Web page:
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Table of contents
Choosing elevator settings
Most Linux block device drivers use a generic tunable "elevator" algorithm for scheduling block I/O. The /sbin/elvtune program can be used to trade off between throughput and latency. Given similar loads, the ext3 file system may require smaller latency numbers as provided to the /sbin/elvtune program in order to provide similar results to the ext2 file system.
In some cases, attempting to tune for maximum throughput at the expense of latency (in this case, large read latency (-r) and write latency (-w) numbers used with the /sbin/elvtune program) can actually decrease throughput while increasing latency. This effect is more pronounced with the ext3 file system for a variety of reasons.
In order to tune for our default file system choice of ext3, Red Hat has reduced the default read and write latency numbers to half of the default values (from 8192 read, 16384 write to 4096 read, 8192 write). We expect that in general use, you will not have to change these numbers; we hope we have already done this for you. Our changed default values have produced good results in our tests. However, in order to tune for specific applications, we suggest benchmarking your applications with a variety of values, testing interactive response during some runs if interactive response is important to you. In general, we recommend that you set read latency (-r) to half of write latency (-w).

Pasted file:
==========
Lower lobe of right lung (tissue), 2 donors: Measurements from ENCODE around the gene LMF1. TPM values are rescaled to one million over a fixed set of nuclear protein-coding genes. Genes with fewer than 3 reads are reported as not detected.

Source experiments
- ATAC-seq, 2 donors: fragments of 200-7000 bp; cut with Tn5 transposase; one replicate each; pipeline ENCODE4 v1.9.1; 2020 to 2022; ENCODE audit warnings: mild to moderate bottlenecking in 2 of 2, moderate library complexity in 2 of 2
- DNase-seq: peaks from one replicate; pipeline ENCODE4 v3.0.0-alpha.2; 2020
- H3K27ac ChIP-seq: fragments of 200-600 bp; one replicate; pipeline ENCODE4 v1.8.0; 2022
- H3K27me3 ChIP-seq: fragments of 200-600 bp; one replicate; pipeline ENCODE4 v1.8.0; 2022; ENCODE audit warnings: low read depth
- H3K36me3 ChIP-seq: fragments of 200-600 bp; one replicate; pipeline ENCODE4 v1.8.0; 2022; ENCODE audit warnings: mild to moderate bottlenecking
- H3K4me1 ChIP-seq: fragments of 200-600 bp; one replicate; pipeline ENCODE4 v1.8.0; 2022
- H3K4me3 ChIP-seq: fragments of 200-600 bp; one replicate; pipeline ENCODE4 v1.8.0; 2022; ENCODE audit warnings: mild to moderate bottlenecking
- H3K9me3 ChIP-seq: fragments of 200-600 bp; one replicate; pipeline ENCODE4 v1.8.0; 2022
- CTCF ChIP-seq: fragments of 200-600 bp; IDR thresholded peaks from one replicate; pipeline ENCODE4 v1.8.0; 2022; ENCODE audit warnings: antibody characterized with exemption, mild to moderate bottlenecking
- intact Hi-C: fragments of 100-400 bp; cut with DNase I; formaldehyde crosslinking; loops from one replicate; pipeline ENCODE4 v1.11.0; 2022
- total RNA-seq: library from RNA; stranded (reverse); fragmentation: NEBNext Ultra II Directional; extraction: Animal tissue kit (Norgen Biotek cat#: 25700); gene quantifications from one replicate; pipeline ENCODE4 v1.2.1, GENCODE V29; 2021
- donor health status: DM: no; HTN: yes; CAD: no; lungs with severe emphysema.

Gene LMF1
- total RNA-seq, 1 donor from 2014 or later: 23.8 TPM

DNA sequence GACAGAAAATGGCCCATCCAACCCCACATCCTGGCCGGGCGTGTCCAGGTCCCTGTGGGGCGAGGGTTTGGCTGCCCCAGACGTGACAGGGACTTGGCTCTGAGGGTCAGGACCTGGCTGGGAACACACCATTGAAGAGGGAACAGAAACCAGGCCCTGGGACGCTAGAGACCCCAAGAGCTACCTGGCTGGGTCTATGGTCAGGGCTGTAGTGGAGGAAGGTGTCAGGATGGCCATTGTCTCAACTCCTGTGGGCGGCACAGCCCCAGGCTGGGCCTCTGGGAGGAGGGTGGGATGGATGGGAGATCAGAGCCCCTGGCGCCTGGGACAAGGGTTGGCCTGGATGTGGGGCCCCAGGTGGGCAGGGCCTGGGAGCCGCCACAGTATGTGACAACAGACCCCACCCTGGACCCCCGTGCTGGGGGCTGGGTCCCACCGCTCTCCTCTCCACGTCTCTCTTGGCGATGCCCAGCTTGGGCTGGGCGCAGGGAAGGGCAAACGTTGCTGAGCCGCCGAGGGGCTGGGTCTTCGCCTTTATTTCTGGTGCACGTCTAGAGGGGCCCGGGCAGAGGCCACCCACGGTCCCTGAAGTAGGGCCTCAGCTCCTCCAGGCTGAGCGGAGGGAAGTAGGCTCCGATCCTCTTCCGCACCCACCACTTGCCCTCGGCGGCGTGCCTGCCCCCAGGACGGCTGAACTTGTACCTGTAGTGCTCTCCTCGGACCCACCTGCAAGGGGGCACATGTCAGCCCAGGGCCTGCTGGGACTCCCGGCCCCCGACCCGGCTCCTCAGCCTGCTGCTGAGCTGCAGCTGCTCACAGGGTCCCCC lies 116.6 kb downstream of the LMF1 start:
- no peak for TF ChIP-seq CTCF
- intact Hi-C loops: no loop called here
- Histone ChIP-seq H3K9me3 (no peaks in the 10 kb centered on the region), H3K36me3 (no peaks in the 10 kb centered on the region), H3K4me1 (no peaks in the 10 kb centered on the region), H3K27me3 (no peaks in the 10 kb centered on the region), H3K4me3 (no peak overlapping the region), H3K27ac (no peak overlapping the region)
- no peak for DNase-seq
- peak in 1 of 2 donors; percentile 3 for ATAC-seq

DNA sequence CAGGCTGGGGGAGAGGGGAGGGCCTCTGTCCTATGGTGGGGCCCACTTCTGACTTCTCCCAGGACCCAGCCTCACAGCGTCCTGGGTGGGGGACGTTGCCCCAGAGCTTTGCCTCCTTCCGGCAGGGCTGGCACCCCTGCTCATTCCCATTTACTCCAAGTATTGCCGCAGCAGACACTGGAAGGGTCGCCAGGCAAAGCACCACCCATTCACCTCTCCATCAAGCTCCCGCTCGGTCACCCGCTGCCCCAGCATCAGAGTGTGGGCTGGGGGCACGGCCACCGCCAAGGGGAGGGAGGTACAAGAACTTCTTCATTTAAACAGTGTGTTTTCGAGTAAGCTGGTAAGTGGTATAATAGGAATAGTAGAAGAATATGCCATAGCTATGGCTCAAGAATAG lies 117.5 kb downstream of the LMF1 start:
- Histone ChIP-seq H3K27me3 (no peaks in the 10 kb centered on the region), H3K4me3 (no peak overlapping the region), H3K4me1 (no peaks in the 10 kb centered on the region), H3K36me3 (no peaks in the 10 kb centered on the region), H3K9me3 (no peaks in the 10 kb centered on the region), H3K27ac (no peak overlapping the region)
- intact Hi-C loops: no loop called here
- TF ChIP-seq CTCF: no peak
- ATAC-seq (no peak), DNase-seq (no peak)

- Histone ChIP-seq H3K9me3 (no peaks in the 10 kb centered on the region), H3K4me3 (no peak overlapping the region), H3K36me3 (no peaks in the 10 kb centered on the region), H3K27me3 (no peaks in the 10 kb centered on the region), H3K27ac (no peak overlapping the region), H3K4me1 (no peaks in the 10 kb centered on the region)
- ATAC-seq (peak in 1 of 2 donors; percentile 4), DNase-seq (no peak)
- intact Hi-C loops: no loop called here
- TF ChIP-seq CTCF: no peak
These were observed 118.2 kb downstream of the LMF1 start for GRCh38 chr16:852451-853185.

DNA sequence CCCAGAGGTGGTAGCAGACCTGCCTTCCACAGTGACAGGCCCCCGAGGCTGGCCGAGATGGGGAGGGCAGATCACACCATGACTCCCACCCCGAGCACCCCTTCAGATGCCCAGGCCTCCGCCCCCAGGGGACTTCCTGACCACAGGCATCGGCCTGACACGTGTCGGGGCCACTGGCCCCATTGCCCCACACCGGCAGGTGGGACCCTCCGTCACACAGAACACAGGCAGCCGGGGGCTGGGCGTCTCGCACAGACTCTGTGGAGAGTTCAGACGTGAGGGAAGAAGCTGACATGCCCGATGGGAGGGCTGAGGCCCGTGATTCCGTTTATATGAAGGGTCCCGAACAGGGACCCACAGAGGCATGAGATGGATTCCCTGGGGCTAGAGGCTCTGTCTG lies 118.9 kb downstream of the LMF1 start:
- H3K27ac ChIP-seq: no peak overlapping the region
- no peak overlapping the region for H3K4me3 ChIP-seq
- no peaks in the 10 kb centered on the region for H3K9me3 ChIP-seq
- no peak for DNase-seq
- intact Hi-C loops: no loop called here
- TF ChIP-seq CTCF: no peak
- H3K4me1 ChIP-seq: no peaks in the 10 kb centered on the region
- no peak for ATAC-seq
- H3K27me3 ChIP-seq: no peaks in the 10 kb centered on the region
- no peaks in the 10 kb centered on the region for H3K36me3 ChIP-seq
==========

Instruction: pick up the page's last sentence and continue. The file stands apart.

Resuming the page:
For example, you might run:
Once you have found elvtune settings that give you your most satisfactory mix of latency and throughput for your application set, you can add the calls to the /sbin/elvtune program to the end of your /etc/rc.d/rc.local script so that they are set again to your chosen values at every boot.
Red Hat is continuing to work on several performance enhancements to ext3, so you can expect several of these cases to improve in the future. This means that if you choose data=writeback now, you may want to retest the default data=ordered with future releases to see what changes have been made relative to your workload.
If the system crashes during such an extend in data=ordered mode, then the data blocks may have been partially written, but the extend will not have been, so the incompletely-written data blocks will not be part of any file.
The only way to get mis-ordered data blocks in data=ordered mode after a crash is if a program was overwriting in the middle of an existing file at the time of the crash. In such a case there is no absolute guarantee about write ordering unless the program uses fsync() or O_SYNC to force writes in a particular order.